As a teacher at a studio, you've more than likely developed long-lasting relationships with some of your students and parents. The idea that you could be sued by one of them might seem impossible to imagine, but Insure Fitness Group's Gianna Michalsen warns against relaxing into that mindset. "People say, 'Why do I need insurance? I've been working with these people for 10 years—we're friends,'" she says. "But no one ever takes into account how bad an injury can be. Despite how good your relationship is, people will sue you because of the toll an injury takes on their life."

You'll benefit most from an insurance policy that caters to the specifics of teaching dance at one or several studios. Here's what to look for:

Keep reading... Show less
Dancer Health
Thinkstock

Q: I have a very flexible spine and torso. My teachers tell me to use this flexibility during cambrés and port de bras, but when I do, I feel pain—mostly in my lower back. What should I change so I don't end up with back problems?

Keep reading... Show less
Studio Success with Just for Kix
Bill Johnson, Courtesy Just for Kix

Running a dance studio is a feat in itself. But adding a competition team into the mix brings a whole new set of challenges. Not only are you focusing on giving your dancers the best training possible, but you're navigating the fast-paced competition and convention circuit. Winning is one goal, but you also want to create an environment that's fun, educational and inspiring for young artists. We asked Cindy Clough, executive director of Just For Kix and a studio owner with over 40 years of experience, for her advice on building a healthy dance team culture:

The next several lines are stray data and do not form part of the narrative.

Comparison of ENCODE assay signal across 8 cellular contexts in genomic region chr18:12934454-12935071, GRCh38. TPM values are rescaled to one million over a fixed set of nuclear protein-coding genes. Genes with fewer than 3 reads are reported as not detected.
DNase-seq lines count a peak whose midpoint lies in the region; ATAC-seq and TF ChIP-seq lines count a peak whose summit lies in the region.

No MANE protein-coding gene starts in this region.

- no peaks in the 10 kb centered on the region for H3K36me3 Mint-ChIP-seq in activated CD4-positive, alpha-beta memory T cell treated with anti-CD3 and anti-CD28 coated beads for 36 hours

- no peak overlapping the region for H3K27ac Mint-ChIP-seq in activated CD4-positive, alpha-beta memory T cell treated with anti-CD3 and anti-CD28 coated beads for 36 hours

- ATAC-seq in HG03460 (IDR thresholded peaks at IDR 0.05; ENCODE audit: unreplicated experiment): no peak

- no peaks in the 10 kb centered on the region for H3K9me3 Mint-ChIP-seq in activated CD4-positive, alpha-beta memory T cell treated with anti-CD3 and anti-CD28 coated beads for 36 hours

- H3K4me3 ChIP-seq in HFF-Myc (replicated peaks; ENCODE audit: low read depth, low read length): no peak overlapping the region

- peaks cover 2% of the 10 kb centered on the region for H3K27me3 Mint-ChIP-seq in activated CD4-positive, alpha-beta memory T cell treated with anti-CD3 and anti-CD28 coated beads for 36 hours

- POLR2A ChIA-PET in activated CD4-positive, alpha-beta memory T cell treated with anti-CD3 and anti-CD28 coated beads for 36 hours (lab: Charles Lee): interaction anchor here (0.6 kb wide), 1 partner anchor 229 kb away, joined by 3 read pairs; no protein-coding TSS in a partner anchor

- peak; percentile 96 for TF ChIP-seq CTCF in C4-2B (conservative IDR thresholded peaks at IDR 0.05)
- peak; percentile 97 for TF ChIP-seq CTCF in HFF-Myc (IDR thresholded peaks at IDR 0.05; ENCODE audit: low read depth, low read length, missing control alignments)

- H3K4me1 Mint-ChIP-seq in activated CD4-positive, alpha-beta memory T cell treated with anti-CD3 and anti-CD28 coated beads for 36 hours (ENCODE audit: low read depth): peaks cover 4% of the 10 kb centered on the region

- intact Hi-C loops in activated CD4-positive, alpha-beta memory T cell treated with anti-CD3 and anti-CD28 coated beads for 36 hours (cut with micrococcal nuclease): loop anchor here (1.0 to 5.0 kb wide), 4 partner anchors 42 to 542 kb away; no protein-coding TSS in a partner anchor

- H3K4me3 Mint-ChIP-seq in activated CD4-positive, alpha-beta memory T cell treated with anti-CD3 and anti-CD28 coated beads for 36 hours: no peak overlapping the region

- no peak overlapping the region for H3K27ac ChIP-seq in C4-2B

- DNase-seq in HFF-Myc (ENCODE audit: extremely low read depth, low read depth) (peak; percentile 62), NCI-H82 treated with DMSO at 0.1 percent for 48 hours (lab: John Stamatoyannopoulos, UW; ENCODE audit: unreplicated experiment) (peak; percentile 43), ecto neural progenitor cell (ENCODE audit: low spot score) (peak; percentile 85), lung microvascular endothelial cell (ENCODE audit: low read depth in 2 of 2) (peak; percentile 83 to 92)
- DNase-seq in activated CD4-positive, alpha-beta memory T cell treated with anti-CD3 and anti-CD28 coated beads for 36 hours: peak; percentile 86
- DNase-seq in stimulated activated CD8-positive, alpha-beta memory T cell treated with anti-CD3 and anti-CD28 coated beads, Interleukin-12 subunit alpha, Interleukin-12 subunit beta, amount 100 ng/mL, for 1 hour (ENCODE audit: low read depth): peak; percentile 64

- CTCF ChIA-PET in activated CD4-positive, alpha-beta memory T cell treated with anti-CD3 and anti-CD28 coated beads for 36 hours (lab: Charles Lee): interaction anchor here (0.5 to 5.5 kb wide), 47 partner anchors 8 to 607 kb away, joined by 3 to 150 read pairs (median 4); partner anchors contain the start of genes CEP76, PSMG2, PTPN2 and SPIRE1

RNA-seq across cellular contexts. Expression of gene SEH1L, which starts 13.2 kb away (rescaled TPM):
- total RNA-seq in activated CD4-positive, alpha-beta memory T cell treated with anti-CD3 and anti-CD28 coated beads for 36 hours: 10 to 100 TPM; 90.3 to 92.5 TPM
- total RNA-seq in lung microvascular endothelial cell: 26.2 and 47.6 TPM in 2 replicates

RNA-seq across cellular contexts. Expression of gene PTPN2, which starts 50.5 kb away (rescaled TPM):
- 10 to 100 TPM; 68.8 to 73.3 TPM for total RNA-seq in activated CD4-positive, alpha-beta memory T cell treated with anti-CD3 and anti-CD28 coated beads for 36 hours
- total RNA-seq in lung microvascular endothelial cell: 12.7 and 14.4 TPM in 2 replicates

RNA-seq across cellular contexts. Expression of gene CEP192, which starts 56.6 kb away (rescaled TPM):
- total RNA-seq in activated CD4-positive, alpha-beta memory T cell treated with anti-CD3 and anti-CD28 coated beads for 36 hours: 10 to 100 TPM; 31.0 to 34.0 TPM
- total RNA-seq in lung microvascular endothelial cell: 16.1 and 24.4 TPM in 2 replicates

Keep reading... Show less
Studio Owners
Getty Images

If you're a studio owner, the thought of raising your rates most likely makes you cringe. Despite ever-increasing overhead expenses you can't avoid—rent, salaries, insurance—you're probably wary of alienating your customers, losing students or inviting confrontation if you increase the price of your tuition or registration and recital fees. DT spoke with three veteran studio owners who suggest it's time to get past that. Here's how to give your business the revenue boost it needs and the value justification it (and you) deserve.

Keep reading... Show less
Sponsored by World Class Vacations
David Galindo Photography

New York City is a dream destination for many dancers. However aspiring Broadway stars don't have to wait until they're pros to experience all the city has to offer. With Dance the World Broadway, students can get a taste of the Big Apple—plus hone their dance skills and make lasting memories.